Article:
I have heard this said in a disparaging way, as if it is foolish to aspire to goals beyond one's current limitations, or, put another way, as if one should not aspire to rise above one's station in life. According to an article in The Telegraph (U.K.; 2004), Britain's Prince Charles apparently claimed that "the modern education system went against natural selection and wrongly encouraged people to think they could rise 'above their station.'"
Maintaining the status quo is a pretty sweet deal for those who sit comfortably atop the class hierarchy, but it's not a particularly good deal for everyone else. It also goes against democratic or meritocratic ideals that many societies (including Britain's) espouse, so, no offence to the prince, but I would suggest that aspiring to rise above one's current station in life is natural, and should be encouraged.
Another Englishman, the poet and playwright Robert Browning (1812-1889) perhaps felt similarly when he wrote, "a man's reach should exceed his grasp” (line 97, Andrea del Sarto; 1855) in a remarkably long-winded dramatic monologue about a Florentine renaissance artist whose technique was said to be flawless, but who, according to Vasari, "lacked ambition and that divine fire of inspiration which animated the works of his more famous contemporaries, like Leonardo, Michelangelo, and Raphael." (Wikipedia)
Self-portrait of Andrea del Sarto (1486-1530)
His grasp apparently exceeded his reach; this may be why you have not heard of him.
David, by Michelangelo (1475-1564)
Sculptor, painter, architect, poet, and engineer;
Michelangelo's reach and grasp were huge. Like David's hands.
So, to summarize, Andrea del Sarto was a gifted painter with flawless technique, at least according to Vasari (and to be fair, not everyone agrees with his assessment), but history has not accorded him the exalted status of his renaissance contemporaries such as Michelangelo, perhaps because del Sarto lacked the desire to grasp the unattainable, whereas Michelangelo, like all great artists, had this desire in spades, as well as the technique to make it attainable.
Which brings us to composition.
If you have spent years learning to sing or play an instrument, you probably have a pretty good sense of what great music sounds like. You may also have an opinion of what bad music sounds like; the ability to make these kinds of judgement calls is something we all have, and it is called discernment. Not everyone agrees with our opinions regarding the relative merits of different artistic creations, but the point is that we make these judgements frequently.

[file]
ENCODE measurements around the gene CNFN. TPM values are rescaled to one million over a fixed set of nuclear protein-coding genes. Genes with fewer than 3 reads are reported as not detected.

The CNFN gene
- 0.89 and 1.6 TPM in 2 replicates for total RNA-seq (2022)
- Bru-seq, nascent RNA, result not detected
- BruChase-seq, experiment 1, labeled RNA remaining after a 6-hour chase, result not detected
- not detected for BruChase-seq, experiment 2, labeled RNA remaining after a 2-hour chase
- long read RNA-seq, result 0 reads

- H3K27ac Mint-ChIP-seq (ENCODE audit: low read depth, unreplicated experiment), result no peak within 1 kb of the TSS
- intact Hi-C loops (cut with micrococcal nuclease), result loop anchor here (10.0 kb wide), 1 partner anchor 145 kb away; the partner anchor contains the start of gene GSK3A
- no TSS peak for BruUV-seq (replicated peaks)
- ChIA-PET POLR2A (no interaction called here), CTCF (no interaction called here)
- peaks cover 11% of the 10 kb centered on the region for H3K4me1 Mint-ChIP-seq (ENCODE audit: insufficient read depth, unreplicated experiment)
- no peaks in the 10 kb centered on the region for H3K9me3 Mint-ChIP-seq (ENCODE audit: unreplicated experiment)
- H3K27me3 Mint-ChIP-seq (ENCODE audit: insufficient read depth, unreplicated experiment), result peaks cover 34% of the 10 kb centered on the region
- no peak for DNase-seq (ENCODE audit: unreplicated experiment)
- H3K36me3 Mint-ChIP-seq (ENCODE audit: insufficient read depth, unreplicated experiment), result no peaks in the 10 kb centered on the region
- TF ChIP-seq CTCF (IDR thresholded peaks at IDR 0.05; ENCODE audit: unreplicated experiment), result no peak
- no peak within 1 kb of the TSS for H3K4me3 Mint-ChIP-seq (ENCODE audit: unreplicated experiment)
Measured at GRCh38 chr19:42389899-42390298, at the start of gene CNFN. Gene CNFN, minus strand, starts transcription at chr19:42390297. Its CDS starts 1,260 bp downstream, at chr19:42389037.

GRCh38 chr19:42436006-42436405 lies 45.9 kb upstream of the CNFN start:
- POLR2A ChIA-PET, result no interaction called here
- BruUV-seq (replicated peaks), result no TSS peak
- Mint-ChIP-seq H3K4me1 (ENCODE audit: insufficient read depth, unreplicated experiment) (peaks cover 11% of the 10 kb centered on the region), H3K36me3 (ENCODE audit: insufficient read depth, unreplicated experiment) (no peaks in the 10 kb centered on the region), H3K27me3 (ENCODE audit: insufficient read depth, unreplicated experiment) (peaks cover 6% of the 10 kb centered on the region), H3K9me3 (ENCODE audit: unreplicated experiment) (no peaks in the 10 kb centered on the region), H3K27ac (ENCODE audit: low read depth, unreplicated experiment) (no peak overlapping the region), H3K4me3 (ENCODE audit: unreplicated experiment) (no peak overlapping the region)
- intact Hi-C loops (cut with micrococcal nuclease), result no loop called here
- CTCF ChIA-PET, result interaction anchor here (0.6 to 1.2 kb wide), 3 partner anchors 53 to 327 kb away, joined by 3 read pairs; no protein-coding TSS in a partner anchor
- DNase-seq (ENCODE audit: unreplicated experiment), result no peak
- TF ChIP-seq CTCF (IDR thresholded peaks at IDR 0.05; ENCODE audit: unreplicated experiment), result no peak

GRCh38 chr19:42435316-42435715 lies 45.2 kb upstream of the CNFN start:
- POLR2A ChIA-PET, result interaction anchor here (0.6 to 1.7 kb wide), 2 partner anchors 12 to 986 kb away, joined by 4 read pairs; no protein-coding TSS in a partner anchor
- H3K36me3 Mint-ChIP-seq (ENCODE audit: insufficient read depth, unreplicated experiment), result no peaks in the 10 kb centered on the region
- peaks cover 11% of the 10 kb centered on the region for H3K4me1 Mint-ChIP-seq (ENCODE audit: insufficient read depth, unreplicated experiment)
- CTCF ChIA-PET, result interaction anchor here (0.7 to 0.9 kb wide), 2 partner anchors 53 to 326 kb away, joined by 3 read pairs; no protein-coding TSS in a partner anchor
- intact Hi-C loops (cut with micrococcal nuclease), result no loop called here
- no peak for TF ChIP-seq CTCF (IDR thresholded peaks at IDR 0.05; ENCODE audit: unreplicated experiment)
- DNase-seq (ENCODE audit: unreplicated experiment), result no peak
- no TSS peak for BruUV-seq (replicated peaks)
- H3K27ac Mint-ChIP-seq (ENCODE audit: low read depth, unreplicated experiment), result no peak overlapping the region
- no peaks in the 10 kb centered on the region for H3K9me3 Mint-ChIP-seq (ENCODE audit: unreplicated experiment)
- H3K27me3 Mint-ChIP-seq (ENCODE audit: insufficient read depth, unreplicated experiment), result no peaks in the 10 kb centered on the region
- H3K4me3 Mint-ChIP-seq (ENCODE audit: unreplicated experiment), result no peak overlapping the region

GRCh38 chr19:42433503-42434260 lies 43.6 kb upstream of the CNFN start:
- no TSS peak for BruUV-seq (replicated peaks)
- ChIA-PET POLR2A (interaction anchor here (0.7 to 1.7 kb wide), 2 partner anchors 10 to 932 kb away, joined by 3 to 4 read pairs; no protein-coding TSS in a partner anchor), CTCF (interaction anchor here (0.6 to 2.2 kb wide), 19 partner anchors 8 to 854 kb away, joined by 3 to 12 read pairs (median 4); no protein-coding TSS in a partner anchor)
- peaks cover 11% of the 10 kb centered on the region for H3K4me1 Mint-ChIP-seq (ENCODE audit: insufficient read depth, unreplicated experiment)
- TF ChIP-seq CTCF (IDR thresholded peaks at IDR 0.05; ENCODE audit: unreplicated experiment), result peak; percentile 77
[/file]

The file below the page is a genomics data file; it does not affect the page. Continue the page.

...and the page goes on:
One of the potential frustrations for university-age composition students is that, at the beginning of our composition studies, there is often a significant gap between the quality of the music we perform and study, and the quality of the music we write. This is to be expected, of course — the music we perform and study is often written by some of the greatest composers that ever lived, whereas music students are often relative novices and just learning the craft of composition — but it can be frustrating nonetheless.
I will call this the Skill-Taste Disparity. We have developed a sense of artistic taste that allows us to recognize great music when we encounter it, but our compositional skills are not yet sufficiently developed to allow us to create great music.
One solution would be to lower your expectations; if you don't expect to write high-quality music, then you probably won't be disappointed if your compositions are mediocre!
However, I don't suggest you do that…
Instead, I will reference Ralph Waldo Emerson — "Nothing great was ever achieved without enthusiasm" — and suggest that you approach all your compositional work with enthusiasm and intelligence, but understand that it takes time and dedication to eliminate any disparity that may exist between your musical taste and compositional skills.
Lowering your expectations may reduce your frustration levels, but I suggest that reaching beyond your current grasp is essential in order to become an excellent composer, and I encourage any aspiring composer to do this with enthusiasm!
Sure, there is a cost to this — I have done many things in life with tremendous enthusiasm, only to be figuratively have the wind taken out of my sails (or, to use a more visceral metaphor, to be kicked in the head by a mule with remarkably-powerful hind quarters) on numerous painful and doubt-ridden occasions (before the premiere: "This is going to be GREAT!!!" After the premiere: "OUCH! That SUCKED!!! Why did I ever think I could be a competent composer?) — but I don't know how to approach it any differently.
And I truly believe that if you stick with it, you will write very good, perhaps even great, music.